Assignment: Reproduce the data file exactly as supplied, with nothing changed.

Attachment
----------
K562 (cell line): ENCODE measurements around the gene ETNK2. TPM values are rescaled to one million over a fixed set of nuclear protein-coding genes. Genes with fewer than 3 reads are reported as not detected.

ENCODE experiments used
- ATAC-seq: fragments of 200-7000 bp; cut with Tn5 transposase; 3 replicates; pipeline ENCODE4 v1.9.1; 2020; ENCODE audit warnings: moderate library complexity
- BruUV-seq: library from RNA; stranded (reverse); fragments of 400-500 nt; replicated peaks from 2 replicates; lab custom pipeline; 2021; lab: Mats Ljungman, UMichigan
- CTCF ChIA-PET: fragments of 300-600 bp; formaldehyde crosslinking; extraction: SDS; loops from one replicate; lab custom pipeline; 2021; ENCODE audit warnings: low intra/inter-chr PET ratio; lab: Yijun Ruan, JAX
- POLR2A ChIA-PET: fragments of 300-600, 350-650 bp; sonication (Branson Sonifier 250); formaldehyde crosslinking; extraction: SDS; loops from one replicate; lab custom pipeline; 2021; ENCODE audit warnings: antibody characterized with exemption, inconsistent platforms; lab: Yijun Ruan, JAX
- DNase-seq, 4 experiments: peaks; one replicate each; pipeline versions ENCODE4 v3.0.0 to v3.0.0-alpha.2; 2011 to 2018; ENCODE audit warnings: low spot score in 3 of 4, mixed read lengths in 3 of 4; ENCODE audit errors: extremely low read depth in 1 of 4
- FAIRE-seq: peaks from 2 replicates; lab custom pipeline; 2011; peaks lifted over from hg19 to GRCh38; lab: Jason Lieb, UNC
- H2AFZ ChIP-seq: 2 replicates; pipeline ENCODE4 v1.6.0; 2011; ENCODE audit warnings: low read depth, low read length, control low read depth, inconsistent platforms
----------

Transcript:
K562 (cell line): ENCODE measurements around the gene ETNK2. TPM values are rescaled to one million over a fixed set of nuclear protein-coding genes. Genes with fewer than 3 reads are reported as not detected.

ENCODE experiments used
- ATAC-seq: fragments of 200-7000 bp; cut with Tn5 transposase; 3 replicates; pipeline ENCODE4 v1.9.1; 2020; ENCODE audit warnings: moderate library complexity
- BruUV-seq: library from RNA; stranded (reverse); fragments of 400-500 nt; replicated peaks from 2 replicates; lab custom pipeline; 2021; lab: Mats Ljungman, UMichigan
- CTCF ChIA-PET: fragments of 300-600 bp; formaldehyde crosslinking; extraction: SDS; loops from one replicate; lab custom pipeline; 2021; ENCODE audit warnings: low intra/inter-chr PET ratio; lab: Yijun Ruan, JAX
- POLR2A ChIA-PET: fragments of 300-600, 350-650 bp; sonication (Branson Sonifier 250); formaldehyde crosslinking; extraction: SDS; loops from one replicate; lab custom pipeline; 2021; ENCODE audit warnings: antibody characterized with exemption, inconsistent platforms; lab: Yijun Ruan, JAX
- DNase-seq, 4 experiments: peaks; one replicate each; pipeline versions ENCODE4 v3.0.0 to v3.0.0-alpha.2; 2011 to 2018; ENCODE audit warnings: low spot score in 3 of 4, mixed read lengths in 3 of 4; ENCODE audit errors: extremely low read depth in 1 of 4
- FAIRE-seq: peaks from 2 replicates; lab custom pipeline; 2011; peaks lifted over from hg19 to GRCh38; lab: Jason Lieb, UNC
- H2AFZ ChIP-seq: 2 replicates; pipeline ENCODE4 v1.6.0; 2011; ENCODE audit warnings: low read depth, low read length, control low read depth, inconsistent platforms